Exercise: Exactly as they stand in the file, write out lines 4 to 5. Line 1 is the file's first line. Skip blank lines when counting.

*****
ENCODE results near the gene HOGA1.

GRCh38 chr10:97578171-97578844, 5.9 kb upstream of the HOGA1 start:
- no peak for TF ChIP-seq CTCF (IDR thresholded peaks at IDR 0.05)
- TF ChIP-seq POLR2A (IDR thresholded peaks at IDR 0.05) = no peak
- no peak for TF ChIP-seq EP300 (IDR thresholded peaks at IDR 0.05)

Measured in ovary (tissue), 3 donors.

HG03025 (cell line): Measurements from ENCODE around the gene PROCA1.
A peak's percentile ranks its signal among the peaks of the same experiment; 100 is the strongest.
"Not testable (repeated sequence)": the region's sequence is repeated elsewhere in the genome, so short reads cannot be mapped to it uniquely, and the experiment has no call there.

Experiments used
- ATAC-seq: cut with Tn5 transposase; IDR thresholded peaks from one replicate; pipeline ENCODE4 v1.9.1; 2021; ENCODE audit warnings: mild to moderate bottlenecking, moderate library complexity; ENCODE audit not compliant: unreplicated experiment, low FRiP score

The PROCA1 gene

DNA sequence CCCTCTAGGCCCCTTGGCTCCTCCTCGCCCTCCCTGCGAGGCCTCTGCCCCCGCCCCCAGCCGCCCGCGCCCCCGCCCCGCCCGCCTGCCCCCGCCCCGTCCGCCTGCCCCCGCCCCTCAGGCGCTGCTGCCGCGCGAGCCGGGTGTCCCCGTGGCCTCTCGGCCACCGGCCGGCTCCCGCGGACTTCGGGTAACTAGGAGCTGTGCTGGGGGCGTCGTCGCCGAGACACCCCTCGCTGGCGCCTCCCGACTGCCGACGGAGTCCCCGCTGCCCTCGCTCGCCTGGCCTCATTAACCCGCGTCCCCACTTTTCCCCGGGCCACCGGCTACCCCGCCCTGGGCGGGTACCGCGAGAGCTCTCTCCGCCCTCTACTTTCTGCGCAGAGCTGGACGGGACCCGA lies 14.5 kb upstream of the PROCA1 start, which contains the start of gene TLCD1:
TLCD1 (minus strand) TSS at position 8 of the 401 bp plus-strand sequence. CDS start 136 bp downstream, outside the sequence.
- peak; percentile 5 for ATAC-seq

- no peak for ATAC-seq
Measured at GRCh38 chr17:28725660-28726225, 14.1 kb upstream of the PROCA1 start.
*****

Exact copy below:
- TF ChIP-seq POLR2A (IDR thresholded peaks at IDR 0.05) = no peak
- no peak for TF ChIP-seq EP300 (IDR thresholded peaks at IDR 0.05)